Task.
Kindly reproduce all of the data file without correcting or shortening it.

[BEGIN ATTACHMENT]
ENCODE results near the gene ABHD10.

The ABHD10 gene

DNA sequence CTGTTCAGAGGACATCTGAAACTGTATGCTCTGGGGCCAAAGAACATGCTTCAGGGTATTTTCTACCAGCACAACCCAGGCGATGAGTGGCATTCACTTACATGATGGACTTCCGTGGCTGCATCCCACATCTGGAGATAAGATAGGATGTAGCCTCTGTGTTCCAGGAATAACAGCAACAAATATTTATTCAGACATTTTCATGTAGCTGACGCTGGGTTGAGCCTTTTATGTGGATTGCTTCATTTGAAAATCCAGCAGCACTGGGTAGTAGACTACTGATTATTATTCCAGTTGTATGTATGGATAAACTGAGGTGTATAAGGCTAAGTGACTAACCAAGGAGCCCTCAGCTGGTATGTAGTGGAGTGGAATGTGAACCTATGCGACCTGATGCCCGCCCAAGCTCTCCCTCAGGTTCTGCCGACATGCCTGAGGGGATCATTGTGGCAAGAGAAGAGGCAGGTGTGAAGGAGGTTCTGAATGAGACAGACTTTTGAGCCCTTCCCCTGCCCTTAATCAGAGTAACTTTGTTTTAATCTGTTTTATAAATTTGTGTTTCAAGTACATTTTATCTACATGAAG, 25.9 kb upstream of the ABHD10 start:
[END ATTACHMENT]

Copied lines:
ENCODE results near the gene ABHD10.

The ABHD10 gene

DNA sequence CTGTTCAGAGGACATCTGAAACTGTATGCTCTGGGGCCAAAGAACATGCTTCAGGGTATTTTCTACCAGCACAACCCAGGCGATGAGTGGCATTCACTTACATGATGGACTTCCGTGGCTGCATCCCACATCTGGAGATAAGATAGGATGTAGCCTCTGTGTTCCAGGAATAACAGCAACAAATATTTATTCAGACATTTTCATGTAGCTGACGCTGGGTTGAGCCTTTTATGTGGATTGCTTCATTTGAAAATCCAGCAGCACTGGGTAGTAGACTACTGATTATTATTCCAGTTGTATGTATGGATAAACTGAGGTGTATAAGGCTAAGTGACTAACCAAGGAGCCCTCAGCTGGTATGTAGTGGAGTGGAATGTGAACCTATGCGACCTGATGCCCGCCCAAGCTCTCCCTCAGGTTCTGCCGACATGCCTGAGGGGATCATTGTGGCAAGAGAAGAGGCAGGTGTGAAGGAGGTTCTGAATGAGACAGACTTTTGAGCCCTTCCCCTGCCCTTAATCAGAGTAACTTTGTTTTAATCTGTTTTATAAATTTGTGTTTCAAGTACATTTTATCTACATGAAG, 25.9 kb upstream of the ABHD10 start: